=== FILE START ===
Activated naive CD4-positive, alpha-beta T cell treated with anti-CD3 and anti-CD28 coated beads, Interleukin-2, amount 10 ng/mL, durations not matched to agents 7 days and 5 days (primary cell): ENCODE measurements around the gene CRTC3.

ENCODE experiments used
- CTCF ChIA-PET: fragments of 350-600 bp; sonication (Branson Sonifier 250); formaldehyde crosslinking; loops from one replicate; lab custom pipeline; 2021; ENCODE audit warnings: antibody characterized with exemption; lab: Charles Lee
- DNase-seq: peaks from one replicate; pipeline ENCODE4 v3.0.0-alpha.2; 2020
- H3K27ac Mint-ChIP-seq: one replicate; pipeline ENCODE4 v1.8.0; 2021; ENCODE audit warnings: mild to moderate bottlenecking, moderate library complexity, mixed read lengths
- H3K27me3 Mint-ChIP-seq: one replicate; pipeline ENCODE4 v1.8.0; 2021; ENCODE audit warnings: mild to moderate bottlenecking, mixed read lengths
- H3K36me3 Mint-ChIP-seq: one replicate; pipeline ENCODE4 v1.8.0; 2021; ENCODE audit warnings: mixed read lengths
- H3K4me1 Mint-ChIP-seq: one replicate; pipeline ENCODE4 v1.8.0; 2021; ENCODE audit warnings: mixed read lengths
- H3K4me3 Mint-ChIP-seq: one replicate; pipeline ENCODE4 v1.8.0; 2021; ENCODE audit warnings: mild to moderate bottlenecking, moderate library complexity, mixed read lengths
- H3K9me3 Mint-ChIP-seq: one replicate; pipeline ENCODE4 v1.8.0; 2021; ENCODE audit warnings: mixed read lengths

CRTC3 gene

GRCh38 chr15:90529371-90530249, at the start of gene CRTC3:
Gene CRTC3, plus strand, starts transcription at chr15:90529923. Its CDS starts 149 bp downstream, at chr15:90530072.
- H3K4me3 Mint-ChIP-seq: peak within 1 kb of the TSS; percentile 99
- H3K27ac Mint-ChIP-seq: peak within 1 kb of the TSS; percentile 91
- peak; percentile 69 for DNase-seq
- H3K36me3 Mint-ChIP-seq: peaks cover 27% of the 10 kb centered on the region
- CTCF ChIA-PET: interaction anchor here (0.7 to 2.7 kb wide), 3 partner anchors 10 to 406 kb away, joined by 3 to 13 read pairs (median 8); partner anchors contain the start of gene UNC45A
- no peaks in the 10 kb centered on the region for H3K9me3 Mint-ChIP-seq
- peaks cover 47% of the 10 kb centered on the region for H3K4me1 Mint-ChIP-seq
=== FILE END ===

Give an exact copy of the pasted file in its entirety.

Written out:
Activated naive CD4-positive, alpha-beta T cell treated with anti-CD3 and anti-CD28 coated beads, Interleukin-2, amount 10 ng/mL, durations not matched to agents 7 days and 5 days (primary cell): ENCODE measurements around the gene CRTC3.

ENCODE experiments used
- CTCF ChIA-PET: fragments of 350-600 bp; sonication (Branson Sonifier 250); formaldehyde crosslinking; loops from one replicate; lab custom pipeline; 2021; ENCODE audit warnings: antibody characterized with exemption; lab: Charles Lee
- DNase-seq: peaks from one replicate; pipeline ENCODE4 v3.0.0-alpha.2; 2020
- H3K27ac Mint-ChIP-seq: one replicate; pipeline ENCODE4 v1.8.0; 2021; ENCODE audit warnings: mild to moderate bottlenecking, moderate library complexity, mixed read lengths
- H3K27me3 Mint-ChIP-seq: one replicate; pipeline ENCODE4 v1.8.0; 2021; ENCODE audit warnings: mild to moderate bottlenecking, mixed read lengths
- H3K36me3 Mint-ChIP-seq: one replicate; pipeline ENCODE4 v1.8.0; 2021; ENCODE audit warnings: mixed read lengths
- H3K4me1 Mint-ChIP-seq: one replicate; pipeline ENCODE4 v1.8.0; 2021; ENCODE audit warnings: mixed read lengths
- H3K4me3 Mint-ChIP-seq: one replicate; pipeline ENCODE4 v1.8.0; 2021; ENCODE audit warnings: mild to moderate bottlenecking, moderate library complexity, mixed read lengths
- H3K9me3 Mint-ChIP-seq: one replicate; pipeline ENCODE4 v1.8.0; 2021; ENCODE audit warnings: mixed read lengths

CRTC3 gene

GRCh38 chr15:90529371-90530249, at the start of gene CRTC3:
Gene CRTC3, plus strand, starts transcription at chr15:90529923. Its CDS starts 149 bp downstream, at chr15:90530072.
- H3K4me3 Mint-ChIP-seq: peak within 1 kb of the TSS; percentile 99
- H3K27ac Mint-ChIP-seq: peak within 1 kb of the TSS; percentile 91
- peak; percentile 69 for DNase-seq
- H3K36me3 Mint-ChIP-seq: peaks cover 27% of the 10 kb centered on the region
- CTCF ChIA-PET: interaction anchor here (0.7 to 2.7 kb wide), 3 partner anchors 10 to 406 kb away, joined by 3 to 13 read pairs (median 8); partner anchors contain the start of gene UNC45A
- no peaks in the 10 kb centered on the region for H3K9me3 Mint-ChIP-seq
- peaks cover 47% of the 10 kb centered on the region for H3K4me1 Mint-ChIP-seq